• At the ceremony of signing the decoration I met Field-Marshal Montgomery for the first time. During the war I had closely followed the actions of British troops under his command. In 1940 the British Expeditionary Corps had sustained a disastrous setback at Dunkirk. Later, British troops under Montgomery's command had smashed the German corps under General Rommel at El Alamein. During the Normandy landing Montgomery had ably commanded the Allied forces and their advance to the banks of the Seine. Montgomery was above medium height, very agile, soldierly, trim and created an impression of a lively and intelligent man. He began to talk about the operations at El Alamein and at Stalingrad. In his view the two operations were of equal significance. I did not want to belittle the merits of the British troops, but still I had to explain to him that the El Alamein operation was carried out on an army scale, while at Stalingrad the operation engaged a group of fronts and it had a vast strategic importance- it resulted in the rout of a maor enemy force in the area of the Volga and Don rivers and later, in the North Caucasus. It was an operation that actually marked a radical turning-point in the war and ensured the retreat of the German forces from our country.
    • p. 661
  • I have dedicated this book to the Soviet soldier. It is with his blood and sweat that the victory over the powerful enemy was gained. He knew how to face mortal danger, he displayed a supreme valour and heroism. There is no limit to the greatness of his exploit in the name of his Motherland. The Soviet soldier deserves that grateful humanity should erect him a monument to stand in the ages to come. Brilliant examples were set by officers of all ranks- from junior lieutenants to marshals- ardent patriots of their country, experienced and fearless organizers of the multi-million strong armed forces in military actions. Those who make a difference between the Soviet soldier and officer make a bad mistake, for equal in origin, way of thinking and acting, they are equally loyal to, and are true sons of, their Motherland.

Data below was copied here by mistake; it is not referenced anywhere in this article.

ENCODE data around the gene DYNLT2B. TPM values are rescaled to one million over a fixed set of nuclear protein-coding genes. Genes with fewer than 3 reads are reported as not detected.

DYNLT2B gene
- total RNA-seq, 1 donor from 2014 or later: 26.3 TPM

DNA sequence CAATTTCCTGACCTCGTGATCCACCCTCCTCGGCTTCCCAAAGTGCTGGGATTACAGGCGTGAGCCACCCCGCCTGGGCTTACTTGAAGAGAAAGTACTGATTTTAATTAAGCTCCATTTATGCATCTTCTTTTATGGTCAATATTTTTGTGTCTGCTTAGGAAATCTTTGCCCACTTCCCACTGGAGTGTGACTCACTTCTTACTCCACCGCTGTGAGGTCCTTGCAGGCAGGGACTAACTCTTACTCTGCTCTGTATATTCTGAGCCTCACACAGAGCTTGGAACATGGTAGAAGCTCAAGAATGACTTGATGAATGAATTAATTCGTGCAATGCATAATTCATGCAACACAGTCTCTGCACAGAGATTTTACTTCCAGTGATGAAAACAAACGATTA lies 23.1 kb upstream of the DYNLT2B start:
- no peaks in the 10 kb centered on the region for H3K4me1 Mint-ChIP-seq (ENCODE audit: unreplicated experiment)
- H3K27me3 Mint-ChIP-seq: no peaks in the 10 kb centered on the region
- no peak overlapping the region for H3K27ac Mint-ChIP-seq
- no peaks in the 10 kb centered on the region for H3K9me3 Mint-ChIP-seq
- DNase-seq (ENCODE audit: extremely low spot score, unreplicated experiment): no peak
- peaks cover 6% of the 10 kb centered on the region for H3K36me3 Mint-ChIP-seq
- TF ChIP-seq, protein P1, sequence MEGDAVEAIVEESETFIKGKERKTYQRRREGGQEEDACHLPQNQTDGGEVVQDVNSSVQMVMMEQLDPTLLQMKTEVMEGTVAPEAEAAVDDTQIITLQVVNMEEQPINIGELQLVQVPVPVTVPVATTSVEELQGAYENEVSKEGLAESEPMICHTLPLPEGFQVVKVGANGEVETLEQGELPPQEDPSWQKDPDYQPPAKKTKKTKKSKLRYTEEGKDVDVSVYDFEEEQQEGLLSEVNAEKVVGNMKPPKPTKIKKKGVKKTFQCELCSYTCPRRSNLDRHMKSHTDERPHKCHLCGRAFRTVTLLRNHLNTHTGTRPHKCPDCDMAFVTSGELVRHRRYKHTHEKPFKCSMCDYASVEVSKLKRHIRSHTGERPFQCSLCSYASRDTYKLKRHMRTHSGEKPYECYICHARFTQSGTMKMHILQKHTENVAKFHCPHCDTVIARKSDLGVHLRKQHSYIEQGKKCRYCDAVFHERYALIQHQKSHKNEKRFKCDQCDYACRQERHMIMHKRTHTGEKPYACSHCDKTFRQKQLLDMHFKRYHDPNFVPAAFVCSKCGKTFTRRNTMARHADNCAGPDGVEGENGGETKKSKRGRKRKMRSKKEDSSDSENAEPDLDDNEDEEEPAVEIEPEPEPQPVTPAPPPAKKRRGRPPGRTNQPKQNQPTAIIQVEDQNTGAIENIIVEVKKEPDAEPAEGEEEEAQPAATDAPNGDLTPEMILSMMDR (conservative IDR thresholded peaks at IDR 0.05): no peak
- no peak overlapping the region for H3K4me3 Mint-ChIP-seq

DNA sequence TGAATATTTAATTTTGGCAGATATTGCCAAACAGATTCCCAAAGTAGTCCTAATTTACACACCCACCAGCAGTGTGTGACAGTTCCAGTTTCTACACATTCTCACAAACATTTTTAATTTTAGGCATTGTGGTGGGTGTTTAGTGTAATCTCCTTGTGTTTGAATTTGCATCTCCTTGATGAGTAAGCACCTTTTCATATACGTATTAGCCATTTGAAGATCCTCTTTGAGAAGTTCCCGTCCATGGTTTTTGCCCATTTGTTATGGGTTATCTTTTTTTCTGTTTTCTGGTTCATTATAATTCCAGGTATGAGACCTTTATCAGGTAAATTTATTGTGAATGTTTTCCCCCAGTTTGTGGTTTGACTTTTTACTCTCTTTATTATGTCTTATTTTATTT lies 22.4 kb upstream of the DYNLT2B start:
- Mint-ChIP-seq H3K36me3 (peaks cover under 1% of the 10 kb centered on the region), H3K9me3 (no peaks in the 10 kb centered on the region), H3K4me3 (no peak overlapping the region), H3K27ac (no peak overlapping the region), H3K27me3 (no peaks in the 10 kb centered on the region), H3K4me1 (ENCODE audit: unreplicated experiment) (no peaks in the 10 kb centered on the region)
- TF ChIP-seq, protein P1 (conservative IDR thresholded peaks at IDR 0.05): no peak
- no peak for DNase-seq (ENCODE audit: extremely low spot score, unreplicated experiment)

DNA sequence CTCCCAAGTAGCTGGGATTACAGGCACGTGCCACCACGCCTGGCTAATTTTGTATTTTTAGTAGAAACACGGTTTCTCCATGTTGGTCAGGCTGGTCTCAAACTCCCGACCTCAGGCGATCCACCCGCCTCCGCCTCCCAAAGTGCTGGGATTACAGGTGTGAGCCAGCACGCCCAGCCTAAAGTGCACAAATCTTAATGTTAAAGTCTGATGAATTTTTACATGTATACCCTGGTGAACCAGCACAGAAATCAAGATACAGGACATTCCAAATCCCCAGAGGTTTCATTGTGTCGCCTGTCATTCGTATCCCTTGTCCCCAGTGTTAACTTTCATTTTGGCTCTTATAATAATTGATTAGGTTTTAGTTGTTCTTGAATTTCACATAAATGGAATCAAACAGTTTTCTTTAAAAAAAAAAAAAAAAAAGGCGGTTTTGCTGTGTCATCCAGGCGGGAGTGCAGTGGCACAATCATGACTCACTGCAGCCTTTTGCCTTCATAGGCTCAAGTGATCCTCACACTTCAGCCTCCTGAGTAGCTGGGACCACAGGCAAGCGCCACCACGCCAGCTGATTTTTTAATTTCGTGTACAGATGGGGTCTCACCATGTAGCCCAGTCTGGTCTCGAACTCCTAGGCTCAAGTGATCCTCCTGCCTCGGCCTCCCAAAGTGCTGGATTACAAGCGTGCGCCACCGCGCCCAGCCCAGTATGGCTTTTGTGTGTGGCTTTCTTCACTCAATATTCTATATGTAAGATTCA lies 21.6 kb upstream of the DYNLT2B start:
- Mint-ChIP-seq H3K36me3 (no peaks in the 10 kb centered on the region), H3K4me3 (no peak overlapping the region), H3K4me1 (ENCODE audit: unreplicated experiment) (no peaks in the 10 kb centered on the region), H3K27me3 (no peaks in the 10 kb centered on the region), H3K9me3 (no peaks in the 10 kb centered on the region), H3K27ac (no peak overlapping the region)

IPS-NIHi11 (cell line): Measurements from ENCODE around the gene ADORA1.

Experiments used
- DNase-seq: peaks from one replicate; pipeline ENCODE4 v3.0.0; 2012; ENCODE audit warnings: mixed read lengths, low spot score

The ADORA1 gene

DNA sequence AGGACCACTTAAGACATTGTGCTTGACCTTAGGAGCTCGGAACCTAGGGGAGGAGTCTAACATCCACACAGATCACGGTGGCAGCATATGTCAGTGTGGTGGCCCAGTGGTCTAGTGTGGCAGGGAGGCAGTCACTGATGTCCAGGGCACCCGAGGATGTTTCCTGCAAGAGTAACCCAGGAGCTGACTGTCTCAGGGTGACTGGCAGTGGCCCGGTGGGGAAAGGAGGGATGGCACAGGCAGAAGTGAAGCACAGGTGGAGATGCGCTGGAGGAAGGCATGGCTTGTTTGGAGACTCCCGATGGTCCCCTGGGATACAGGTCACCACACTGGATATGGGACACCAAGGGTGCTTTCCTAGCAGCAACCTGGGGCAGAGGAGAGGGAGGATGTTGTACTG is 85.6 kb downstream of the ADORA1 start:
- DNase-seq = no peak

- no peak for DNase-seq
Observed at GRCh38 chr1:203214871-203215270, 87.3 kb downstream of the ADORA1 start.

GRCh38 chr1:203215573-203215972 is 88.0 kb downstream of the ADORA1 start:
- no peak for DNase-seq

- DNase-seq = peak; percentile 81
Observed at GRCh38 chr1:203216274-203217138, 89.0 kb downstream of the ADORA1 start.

• p. 691
  • The greatness of heroic victory over Fascist Germany is in the fact that the Soviet Union did not defend the socialist state alone, but that it selflessly fought to defend the internationalist proletarian goal- defeat the bulk of the Nazi armed forces and deliver the peoples of Europe from occupation. The Soviet people have not forgotten other peoples' contribution to the victory over the common enemy. Our army and people remember and value the courage of the Resistance fighters.
    • p. 691
  • The Soviet Union is a peaceful country. The people's every goal serves the construction of Communism. They do not need war to attain their goal. But to protect the Soviet people's peaceful labour we must study our military experience in defending the socialist motherland, and make use of what will help us ensure the country's defences in the most effective way and train and rear our Armed Forces in the right spirit.
    • p. 691-692
  • The risks of war present no danger to those who are well prepared for it in advance and who are mindful of their place in the nation's defences. Confusion and panic usually appear wherever there is no adequate organizaton or appropriate leadership at a time of grim trials.
    • p. 692